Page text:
Program encourages informed decisionmaking by landowners considering whether to accept a voluntary purchase offer
Date: August 21, 2019
Window Rock, Navajo Nation. Photo credit: Carolyn Drouin.
WASHINGTON – In June and July 2019, the Land Buy-Back Program for Tribal Nations mailed more than $140 million in purchase offers to more than 18,000 owners of fractional land interests at the Navajo Nation. The deadline for landowners to return their voluntary purchase offers is either August 30, 2019, or September 30, 2019, depending on the offer cover letter date.
Due to the large number of fractional land interests at the Navajo Nation, the Buy-Back Program sent purchase offers to landowners in two different mailing waves. The two mailing waves are based on various land areas across the Navajo Reservation. Individuals may own, and receive offers for, interests in land in multiple land areas.
Wave 1. The first wave of offers is for interests in certain lands in New Mexico with a corresponding land area code (LAC) of 791. These offers have a cover letter date of July 1, 2019. Landowners with fractional interests in LAC 791 have until August 30, 2019, to consider and return accepted offers in the pre-paid postage envelopes provided.
Wave 2. The second wave of offers has a cover letter date of August 1, 2019, and was sent to Navajo Nation landowners for interests at the following LACs: 722 (Ramah), 723 (Alamo), 724 (To’hajiilee), 790 (Arizona), and 792 (Utah). Landowners who received offers for interests owned in one or more of these five LACs have until September 30, 2019, to consider and return accepted offers in the pre-paid postage envelopes provided.
Map of Navajo Nation Land Area Codes
“We are proud of the initial Buy-Back Program implementation at the Navajo Nation. The Program achieved significant results and transferred more than 155,000 equivalent acres of land to the Navajo Nation,” said Principal Deputy Special Trustee Jerry Gidner. “We must continue our government-to-government collaboration to make the current round of implementation a success, while also ensuring that landowners understand their options, and have access to the information they need for an informed decision.”
Various informational tools are available to landowners, who are encouraged to think strategically about their options and carefully consider how to use the funds they receive from selling their land. The Program’s website includes detailed frequently asked questions, a schedule of upcoming outreach events, and additional information to help individuals make informed decisions about their land.
Landowners are encouraged to call the Trust Beneficiary Call Center (Call Center) at 888-678-6836 or visit their local Office of the Special Trustee for American Indians (OST) office to ensure that their address on file is current, ask questions about their land or purchase offers, and request a copy of the appraisal completed for their land.
Addresses Needed for Some Landowners. Nearly 1,700 Navajo Nation landowners do not currently have an up-to-date address on file with OST and, thus, the Program cannot mail them an offer package. To receive an offer package in the mail, landowners must contact the Call Center or OST by the following dates:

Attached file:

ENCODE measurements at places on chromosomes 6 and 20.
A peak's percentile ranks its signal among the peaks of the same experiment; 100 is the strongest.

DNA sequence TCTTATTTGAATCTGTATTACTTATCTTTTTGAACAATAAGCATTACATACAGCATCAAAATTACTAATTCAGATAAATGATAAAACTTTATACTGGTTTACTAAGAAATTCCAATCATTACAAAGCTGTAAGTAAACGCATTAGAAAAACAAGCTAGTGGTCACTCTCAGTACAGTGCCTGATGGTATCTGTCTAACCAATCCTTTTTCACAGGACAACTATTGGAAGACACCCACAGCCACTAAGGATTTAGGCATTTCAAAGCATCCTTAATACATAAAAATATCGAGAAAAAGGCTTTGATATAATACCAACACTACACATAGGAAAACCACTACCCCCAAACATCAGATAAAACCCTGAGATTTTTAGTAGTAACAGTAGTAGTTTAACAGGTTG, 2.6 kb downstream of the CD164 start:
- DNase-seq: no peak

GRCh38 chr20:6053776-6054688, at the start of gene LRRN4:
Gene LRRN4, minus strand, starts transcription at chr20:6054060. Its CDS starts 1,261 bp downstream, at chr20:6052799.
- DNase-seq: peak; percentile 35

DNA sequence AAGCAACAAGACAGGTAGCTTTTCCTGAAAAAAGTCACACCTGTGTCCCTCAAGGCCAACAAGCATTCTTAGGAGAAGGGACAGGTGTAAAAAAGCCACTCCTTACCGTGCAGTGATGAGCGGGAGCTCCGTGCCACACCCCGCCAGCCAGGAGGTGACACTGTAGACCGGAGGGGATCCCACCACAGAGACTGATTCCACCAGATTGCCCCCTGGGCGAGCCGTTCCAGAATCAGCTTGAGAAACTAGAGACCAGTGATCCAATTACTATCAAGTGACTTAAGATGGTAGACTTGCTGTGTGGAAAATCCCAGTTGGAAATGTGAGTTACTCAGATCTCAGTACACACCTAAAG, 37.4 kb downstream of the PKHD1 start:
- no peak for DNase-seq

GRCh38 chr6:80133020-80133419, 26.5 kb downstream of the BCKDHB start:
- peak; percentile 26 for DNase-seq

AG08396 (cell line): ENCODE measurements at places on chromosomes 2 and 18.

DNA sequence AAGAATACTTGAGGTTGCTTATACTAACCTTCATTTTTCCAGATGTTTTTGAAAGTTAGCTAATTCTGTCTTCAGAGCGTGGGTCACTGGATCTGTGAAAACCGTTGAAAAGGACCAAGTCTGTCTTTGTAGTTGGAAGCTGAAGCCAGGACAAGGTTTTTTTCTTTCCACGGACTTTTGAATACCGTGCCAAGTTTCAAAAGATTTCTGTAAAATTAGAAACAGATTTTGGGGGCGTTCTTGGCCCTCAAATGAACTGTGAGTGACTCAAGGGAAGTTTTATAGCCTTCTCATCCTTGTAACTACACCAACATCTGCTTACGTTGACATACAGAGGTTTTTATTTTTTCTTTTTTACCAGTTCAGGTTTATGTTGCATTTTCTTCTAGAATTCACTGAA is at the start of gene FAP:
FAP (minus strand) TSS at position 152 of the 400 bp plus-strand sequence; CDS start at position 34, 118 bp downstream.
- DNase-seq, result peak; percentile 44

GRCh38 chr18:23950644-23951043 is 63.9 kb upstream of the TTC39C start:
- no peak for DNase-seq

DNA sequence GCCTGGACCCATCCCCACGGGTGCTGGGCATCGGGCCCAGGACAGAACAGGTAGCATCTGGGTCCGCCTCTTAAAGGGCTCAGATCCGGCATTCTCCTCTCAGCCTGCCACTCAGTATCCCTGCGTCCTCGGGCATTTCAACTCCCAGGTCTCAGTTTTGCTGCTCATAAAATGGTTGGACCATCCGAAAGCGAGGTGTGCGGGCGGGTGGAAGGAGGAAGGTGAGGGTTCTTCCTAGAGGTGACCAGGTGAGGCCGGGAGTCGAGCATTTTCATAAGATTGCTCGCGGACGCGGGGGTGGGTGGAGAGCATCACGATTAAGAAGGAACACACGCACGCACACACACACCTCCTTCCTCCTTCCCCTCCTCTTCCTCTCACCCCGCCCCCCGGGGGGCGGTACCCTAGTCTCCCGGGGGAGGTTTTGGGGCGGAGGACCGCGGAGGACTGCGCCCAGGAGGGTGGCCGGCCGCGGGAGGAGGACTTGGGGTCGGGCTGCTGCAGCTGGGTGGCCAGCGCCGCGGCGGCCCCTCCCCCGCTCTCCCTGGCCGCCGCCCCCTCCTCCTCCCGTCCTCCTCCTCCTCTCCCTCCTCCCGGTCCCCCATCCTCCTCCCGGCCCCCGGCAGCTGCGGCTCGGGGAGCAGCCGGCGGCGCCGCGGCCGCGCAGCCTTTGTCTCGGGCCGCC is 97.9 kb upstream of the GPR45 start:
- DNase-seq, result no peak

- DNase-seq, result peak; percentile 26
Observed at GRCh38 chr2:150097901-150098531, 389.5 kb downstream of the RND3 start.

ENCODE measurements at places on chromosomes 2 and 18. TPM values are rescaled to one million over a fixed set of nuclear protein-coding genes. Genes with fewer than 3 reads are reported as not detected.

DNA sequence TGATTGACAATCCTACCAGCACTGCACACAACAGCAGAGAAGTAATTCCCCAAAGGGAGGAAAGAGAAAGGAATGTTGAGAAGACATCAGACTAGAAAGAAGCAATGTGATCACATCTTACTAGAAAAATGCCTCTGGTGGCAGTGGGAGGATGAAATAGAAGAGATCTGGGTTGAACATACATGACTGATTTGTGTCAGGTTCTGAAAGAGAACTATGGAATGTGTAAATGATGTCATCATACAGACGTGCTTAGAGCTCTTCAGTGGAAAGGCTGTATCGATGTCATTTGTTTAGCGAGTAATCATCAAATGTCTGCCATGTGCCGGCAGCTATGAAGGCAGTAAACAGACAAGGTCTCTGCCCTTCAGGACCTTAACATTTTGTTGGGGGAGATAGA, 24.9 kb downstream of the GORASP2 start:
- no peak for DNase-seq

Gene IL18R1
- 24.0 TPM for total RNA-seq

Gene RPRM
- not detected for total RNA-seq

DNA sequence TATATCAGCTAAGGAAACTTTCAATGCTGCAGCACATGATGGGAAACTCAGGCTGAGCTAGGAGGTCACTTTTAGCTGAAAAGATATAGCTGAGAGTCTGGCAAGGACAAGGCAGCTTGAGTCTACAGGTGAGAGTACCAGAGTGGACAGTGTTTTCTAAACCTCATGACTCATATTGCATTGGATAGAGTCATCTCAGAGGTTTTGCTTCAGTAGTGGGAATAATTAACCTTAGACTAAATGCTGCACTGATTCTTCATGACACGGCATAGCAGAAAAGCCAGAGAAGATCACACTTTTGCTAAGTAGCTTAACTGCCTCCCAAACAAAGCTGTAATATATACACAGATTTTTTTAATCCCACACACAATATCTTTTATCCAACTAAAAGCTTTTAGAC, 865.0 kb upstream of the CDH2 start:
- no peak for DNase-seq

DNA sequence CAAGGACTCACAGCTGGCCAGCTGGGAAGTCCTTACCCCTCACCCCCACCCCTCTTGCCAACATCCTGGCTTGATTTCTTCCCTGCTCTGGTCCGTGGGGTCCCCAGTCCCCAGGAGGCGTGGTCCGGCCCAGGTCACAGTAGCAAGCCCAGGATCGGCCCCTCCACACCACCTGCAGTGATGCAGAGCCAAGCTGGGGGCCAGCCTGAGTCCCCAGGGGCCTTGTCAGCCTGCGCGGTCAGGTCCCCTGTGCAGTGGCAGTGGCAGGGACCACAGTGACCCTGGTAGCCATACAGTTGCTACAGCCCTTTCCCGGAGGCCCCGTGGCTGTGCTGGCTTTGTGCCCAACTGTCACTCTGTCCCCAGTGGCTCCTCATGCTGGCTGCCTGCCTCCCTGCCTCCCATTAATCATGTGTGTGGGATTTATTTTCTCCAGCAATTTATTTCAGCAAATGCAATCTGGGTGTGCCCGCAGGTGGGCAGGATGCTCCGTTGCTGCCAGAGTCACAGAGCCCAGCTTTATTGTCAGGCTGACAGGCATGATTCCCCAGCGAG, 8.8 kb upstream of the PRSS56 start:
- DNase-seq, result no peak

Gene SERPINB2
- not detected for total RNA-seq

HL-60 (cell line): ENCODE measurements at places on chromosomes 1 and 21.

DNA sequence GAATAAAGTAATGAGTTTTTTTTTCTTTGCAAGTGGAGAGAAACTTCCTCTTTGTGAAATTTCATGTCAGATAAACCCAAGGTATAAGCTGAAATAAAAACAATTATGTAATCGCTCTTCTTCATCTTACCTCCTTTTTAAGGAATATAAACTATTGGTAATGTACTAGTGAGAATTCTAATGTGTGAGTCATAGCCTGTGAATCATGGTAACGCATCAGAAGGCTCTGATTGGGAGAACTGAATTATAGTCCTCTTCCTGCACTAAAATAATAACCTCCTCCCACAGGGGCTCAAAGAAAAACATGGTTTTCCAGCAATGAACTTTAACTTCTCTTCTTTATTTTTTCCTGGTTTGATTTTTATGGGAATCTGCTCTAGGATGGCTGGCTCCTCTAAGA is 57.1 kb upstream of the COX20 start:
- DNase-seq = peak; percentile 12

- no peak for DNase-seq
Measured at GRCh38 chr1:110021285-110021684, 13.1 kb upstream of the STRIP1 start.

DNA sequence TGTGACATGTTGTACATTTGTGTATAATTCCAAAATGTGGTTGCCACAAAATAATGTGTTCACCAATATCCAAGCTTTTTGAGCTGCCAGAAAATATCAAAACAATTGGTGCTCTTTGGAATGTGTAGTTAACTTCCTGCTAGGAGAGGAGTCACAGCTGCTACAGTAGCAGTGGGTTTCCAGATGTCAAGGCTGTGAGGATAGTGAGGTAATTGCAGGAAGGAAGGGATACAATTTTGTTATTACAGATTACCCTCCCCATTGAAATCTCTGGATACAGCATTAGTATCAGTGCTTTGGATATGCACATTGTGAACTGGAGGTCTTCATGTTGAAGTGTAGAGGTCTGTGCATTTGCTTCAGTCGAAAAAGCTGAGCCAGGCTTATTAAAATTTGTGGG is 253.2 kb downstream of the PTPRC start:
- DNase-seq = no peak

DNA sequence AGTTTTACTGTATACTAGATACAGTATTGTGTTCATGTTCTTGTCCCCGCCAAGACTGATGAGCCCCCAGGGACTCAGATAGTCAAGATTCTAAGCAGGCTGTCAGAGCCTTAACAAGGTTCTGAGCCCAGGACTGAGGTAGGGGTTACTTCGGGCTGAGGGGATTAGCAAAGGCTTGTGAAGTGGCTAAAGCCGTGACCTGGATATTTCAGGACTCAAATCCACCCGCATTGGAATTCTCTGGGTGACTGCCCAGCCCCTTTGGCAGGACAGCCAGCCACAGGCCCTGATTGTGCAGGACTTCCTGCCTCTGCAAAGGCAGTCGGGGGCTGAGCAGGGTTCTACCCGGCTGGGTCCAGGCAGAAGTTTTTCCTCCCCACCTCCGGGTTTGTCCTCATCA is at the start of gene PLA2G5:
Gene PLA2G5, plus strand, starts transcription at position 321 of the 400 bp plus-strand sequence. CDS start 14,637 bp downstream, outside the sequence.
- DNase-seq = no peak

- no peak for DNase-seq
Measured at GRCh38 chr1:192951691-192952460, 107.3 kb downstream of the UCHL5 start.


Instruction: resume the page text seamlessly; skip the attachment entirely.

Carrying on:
Overall Program Progress. The Buy-Back Program implements the land consolidation component of the Cobell Settlement, which provided $1.9 billion to consolidate fractional interests in trust or restricted land within a 10-year period set to expire in November 2022. As of 8/20, approximately $285 million remain, comprised of $156 million in the land purchase portion of the fund and $129 million in the implementation portion of the fund.
Since the Program began making offers in December 2013, more than 874,400 fractional interests have been transferred to tribal governments, which represents 35 percent of the total fractional interests in 2013 at the 52 locations where Program implementation has occurred and the equivalent of 2.5 million acres of land. As a result of the Buy-Back Program, tribal ownership now exceeds 50 percent in 17,300 more tracts of land (representing an increase of more than 142 percent for the locations where implementation has occurred), facilitating the exercise of tribal sovereignty and self-determination.
Interests consolidated through the Buy-Back Program are restored to tribal trust ownership. Returning fractionated lands to tribes in trust has the potential to improve tribal community resources by increasing home site locations, improving transportation routes, spurring economic development, easing approval for infrastructure and community projects, and preserving traditional cultural or ceremonial sites.
The 2019 appropriations process realigned the Land Buy-Back Program from the Office of the Secretary to OST. The realignment of the Buy-Back Program institutionalizes best practices to fulfill the Department’s fiduciary duties. Further, it strengthens coordination efforts and opportunities to streamline processes.
# # #